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Posted at 5:00 PM ET, 08/12/2010

Want to know why so many people hate movie critics? Here you go.

By Jen Chaney

This is not the best time to be a mainstream movie critic. Some of them are getting fired, and the ones who aren't live in daily fear of the sassy film bloggers that threaten their existence. Rotten Tomatoes provides ongoing evidence that there may be too many of them, or at the very least, that there is an urgent need to diversify the largely white, male members of the cinema reviewing community. Average moviegoers often make scathing remarks about all those "snobby critics" who just don't understand "real entertainment." And on top of everything else, some people in this profession had to sit through "Marmaduke."

So as a frequent film reviewer myself and a lover of people who love cinema, I hate to jam my thumb into an already open sore. But the truth must be told: movie reviewers sometimes deserve to be disliked. And in an excellent piece today on NPR's Monkey See blog, Linda Holmes shows us why.

Holmes turned our attention to the inordinate number of reviews of "Scott Pilgrim vs. the World" that have assumed a condescending, borderline insulting attitude toward the potential audience, i.e. teens and young adults. Holmes cites a number of examples. Two of my favorites:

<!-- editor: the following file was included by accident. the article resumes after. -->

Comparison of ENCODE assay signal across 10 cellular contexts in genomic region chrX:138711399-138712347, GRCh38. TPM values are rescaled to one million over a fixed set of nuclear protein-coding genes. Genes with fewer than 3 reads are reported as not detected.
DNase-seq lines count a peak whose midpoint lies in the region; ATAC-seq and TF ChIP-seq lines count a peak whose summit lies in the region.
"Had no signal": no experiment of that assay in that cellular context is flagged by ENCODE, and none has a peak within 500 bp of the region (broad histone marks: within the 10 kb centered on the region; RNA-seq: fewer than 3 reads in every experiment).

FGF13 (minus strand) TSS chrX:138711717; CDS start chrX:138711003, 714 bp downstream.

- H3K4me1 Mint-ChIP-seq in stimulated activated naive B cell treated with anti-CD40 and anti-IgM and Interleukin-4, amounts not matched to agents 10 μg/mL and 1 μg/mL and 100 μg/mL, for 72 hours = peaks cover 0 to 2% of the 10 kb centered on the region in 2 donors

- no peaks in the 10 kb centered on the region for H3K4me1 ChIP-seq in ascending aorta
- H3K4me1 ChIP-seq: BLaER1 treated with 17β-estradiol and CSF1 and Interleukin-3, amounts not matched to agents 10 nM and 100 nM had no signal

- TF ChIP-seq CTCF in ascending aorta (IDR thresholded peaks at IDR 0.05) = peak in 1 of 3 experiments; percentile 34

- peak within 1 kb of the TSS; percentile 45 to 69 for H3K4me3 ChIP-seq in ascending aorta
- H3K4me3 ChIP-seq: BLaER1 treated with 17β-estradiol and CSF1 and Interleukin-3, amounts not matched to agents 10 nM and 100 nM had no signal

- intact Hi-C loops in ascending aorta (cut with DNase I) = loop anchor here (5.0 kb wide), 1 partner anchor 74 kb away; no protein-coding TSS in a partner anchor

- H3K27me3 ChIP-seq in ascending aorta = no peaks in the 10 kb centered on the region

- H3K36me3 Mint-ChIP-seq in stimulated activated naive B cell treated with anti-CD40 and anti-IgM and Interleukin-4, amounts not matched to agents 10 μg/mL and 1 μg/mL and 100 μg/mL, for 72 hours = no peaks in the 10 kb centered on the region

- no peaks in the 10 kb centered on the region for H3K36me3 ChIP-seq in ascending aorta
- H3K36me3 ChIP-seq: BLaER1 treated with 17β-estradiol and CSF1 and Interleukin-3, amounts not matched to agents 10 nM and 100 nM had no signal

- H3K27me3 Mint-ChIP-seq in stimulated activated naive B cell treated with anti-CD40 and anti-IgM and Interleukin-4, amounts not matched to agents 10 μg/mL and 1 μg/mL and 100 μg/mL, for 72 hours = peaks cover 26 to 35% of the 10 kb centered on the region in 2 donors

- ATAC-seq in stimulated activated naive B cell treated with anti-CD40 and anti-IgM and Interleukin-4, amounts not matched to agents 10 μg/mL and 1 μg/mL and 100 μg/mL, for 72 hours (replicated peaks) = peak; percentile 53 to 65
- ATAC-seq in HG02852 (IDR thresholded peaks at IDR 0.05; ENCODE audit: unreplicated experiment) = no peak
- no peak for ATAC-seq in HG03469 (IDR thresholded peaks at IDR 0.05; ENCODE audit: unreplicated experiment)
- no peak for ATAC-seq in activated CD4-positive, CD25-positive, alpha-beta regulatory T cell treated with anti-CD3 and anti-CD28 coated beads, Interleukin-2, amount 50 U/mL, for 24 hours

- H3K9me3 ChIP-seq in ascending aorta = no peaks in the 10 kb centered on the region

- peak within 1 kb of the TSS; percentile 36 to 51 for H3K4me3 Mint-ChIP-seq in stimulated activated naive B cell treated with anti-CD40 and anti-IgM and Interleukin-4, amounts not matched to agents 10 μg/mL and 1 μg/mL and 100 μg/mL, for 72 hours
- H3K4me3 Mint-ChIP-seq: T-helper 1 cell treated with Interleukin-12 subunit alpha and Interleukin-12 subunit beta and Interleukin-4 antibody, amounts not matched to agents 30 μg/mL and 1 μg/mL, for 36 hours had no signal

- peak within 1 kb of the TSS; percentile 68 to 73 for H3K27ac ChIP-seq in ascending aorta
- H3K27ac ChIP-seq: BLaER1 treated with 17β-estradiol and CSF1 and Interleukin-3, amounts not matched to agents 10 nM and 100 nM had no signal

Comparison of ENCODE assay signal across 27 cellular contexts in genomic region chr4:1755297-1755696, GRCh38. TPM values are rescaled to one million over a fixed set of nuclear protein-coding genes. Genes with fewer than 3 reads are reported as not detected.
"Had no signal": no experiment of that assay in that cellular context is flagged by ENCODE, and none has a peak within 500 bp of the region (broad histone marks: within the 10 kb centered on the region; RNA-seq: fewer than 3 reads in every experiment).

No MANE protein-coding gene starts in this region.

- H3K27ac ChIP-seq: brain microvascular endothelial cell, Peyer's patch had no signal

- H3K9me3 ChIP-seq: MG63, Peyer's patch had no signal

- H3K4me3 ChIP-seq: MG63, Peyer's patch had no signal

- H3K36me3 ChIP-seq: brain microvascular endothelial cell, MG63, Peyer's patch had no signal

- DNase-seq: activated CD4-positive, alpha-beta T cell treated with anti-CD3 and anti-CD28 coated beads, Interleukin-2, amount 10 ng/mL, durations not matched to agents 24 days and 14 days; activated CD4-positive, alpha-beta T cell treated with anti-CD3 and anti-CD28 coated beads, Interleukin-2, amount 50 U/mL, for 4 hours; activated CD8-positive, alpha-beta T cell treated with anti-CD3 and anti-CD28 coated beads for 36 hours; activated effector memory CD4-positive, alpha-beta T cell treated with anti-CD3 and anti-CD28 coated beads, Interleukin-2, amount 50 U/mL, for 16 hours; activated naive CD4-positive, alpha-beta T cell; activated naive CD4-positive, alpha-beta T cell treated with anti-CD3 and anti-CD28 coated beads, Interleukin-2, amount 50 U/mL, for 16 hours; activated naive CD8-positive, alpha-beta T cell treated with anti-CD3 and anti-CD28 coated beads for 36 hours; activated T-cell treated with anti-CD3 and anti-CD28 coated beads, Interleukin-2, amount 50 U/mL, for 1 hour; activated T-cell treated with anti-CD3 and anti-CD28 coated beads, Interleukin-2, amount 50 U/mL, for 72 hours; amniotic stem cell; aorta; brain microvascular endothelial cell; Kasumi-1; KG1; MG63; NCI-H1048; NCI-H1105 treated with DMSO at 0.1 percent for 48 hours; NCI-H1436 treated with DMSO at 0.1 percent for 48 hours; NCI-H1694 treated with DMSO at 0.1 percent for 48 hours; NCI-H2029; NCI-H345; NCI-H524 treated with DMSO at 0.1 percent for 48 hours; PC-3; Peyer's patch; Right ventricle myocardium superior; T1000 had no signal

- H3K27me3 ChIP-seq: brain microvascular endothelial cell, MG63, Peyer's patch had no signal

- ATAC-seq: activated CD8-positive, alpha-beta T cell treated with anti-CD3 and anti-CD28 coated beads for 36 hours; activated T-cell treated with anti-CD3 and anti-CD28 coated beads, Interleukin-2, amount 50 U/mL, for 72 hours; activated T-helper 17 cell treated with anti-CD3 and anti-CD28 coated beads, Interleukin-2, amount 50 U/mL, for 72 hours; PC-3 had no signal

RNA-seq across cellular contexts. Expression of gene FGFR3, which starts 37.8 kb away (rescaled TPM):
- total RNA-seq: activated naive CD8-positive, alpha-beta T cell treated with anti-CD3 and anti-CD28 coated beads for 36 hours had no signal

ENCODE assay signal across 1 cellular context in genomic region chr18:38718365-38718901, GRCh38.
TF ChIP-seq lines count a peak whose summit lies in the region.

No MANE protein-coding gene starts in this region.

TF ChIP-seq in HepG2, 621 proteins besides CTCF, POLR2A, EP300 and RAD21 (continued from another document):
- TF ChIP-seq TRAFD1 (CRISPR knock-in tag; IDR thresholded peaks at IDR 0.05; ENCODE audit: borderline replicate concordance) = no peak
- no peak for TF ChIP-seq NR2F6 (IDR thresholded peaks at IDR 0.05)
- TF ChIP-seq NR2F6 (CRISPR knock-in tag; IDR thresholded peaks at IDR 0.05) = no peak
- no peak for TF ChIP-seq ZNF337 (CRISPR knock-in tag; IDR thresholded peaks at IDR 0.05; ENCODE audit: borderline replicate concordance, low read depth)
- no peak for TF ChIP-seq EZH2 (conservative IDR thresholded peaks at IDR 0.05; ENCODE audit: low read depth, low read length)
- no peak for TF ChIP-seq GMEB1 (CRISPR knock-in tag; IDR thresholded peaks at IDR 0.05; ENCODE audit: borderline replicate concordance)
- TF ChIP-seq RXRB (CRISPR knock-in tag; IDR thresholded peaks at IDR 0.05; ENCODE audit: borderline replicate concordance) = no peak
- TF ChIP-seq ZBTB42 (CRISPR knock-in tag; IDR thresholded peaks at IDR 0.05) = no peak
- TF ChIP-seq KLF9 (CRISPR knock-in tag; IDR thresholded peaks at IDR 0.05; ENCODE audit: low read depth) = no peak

From the St. Petersburg Times: "First of all, I'm not a video gamer. I have discovered more appealing ways to not have a life. " Guess that makes everyone who plays "Halo" and Wii Sports Resort a plebeian. (I know. A big word from someone who occasionally plays video games.)

But the real flame-igniter, which irked Holmes for the same reason it irks me, comes from the Philadelphia Weekly, which claims that "Pilgrim," "offers no possible point of entry to anybody over the age of 30."

Several people that I know who saw this movie -- including myself -- loved it, and are well over 30. But the point isn't whether the film itself is great. That's subjective. The point is that there's no need to fling around such disdain for the individuals who might embrace every Sex Bob-omb moment "Scott Pilgrim" has to offer.

Critics often do this for some reason, especially when reviewing a movie that, at least on the surface, can be classified as youth-oriented. They make biting jokes about the limited attention spans of millennial ticket-buyers, or act like they've never heard of certain tween-appealing stars, thereby making anyone who might care about those actors feel insignificant and stupid. In the process, I think critics -- especially in the print medium -- may have alienated potential readers that now they'd desperately love to add to their shrinking circulation numbers.

The first newspaper I started reading as a child was this one: The Washington Post. What sections did I start with? The comics and the Mini-Page. (I couldn't help it. Mighty Funny is just so high-larious.)